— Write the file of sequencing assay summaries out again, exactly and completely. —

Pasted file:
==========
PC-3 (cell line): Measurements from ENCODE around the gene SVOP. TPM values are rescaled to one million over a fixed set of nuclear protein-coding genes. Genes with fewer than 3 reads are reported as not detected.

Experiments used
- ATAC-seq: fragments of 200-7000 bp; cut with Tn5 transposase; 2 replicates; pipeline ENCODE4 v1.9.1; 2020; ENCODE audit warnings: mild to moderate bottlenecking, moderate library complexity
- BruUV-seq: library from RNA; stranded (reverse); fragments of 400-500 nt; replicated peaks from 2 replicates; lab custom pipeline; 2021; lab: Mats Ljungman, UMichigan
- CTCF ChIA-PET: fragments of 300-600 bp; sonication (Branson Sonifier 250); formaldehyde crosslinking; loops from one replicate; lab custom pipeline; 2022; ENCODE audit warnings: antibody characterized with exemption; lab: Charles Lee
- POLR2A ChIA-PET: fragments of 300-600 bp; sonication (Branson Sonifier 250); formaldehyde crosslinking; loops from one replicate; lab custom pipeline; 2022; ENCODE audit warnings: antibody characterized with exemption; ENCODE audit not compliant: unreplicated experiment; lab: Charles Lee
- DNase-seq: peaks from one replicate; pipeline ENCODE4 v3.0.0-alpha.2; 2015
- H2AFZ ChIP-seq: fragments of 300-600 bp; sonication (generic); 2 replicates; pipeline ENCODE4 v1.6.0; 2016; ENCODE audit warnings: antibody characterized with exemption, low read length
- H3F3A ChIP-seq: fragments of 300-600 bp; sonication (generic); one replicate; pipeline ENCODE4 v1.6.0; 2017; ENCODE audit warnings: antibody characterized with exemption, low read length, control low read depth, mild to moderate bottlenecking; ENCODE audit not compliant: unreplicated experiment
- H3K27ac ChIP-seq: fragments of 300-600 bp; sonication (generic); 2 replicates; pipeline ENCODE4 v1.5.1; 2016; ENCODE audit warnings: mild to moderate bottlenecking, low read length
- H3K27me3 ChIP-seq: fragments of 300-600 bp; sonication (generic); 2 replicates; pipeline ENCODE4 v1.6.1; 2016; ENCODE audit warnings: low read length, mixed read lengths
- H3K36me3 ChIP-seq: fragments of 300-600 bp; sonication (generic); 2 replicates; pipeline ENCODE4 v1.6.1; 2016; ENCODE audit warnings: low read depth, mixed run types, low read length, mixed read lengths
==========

PC-3 (cell line): Measurements from ENCODE around the gene SVOP. TPM values are rescaled to one million over a fixed set of nuclear protein-coding genes. Genes with fewer than 3 reads are reported as not detected.

Experiments used
- ATAC-seq: fragments of 200-7000 bp; cut with Tn5 transposase; 2 replicates; pipeline ENCODE4 v1.9.1; 2020; ENCODE audit warnings: mild to moderate bottlenecking, moderate library complexity
- BruUV-seq: library from RNA; stranded (reverse); fragments of 400-500 nt; replicated peaks from 2 replicates; lab custom pipeline; 2021; lab: Mats Ljungman, UMichigan
- CTCF ChIA-PET: fragments of 300-600 bp; sonication (Branson Sonifier 250); formaldehyde crosslinking; loops from one replicate; lab custom pipeline; 2022; ENCODE audit warnings: antibody characterized with exemption; lab: Charles Lee
- POLR2A ChIA-PET: fragments of 300-600 bp; sonication (Branson Sonifier 250); formaldehyde crosslinking; loops from one replicate; lab custom pipeline; 2022; ENCODE audit warnings: antibody characterized with exemption; ENCODE audit not compliant: unreplicated experiment; lab: Charles Lee
- DNase-seq: peaks from one replicate; pipeline ENCODE4 v3.0.0-alpha.2; 2015
- H2AFZ ChIP-seq: fragments of 300-600 bp; sonication (generic); 2 replicates; pipeline ENCODE4 v1.6.0; 2016; ENCODE audit warnings: antibody characterized with exemption, low read length
- H3F3A ChIP-seq: fragments of 300-600 bp; sonication (generic); one replicate; pipeline ENCODE4 v1.6.0; 2017; ENCODE audit warnings: antibody characterized with exemption, low read length, control low read depth, mild to moderate bottlenecking; ENCODE audit not compliant: unreplicated experiment
- H3K27ac ChIP-seq: fragments of 300-600 bp; sonication (generic); 2 replicates; pipeline ENCODE4 v1.5.1; 2016; ENCODE audit warnings: mild to moderate bottlenecking, low read length
- H3K27me3 ChIP-seq: fragments of 300-600 bp; sonication (generic); 2 replicates; pipeline ENCODE4 v1.6.1; 2016; ENCODE audit warnings: low read length, mixed read lengths
- H3K36me3 ChIP-seq: fragments of 300-600 bp; sonication (generic); 2 replicates; pipeline ENCODE4 v1.6.1; 2016; ENCODE audit warnings: low read depth, mixed run types, low read length, mixed read lengths